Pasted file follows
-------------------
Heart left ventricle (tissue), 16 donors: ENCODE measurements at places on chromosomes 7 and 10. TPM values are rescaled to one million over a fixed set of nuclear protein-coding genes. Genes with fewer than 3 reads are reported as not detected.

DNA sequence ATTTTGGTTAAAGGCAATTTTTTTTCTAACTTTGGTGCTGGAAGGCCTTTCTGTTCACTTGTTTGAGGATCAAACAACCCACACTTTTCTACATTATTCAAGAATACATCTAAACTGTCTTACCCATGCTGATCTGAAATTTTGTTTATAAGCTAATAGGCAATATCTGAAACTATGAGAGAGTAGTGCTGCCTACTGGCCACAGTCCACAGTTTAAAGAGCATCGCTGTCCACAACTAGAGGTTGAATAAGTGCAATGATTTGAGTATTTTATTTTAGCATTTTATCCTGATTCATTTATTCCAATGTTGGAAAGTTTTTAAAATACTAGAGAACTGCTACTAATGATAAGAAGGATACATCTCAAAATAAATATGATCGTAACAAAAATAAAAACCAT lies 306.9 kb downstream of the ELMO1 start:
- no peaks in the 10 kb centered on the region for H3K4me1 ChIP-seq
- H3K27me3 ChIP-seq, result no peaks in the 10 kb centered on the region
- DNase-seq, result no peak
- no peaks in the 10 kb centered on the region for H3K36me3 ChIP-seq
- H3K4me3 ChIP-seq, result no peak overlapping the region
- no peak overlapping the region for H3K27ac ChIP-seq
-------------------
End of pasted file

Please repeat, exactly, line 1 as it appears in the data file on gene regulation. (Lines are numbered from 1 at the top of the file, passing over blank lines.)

Heart left ventricle (tissue), 16 donors: ENCODE measurements at places on chromosomes 7 and 10. TPM values are rescaled to one million over a fixed set of nuclear protein-coding genes. Genes with fewer than 3 reads are reported as not detected.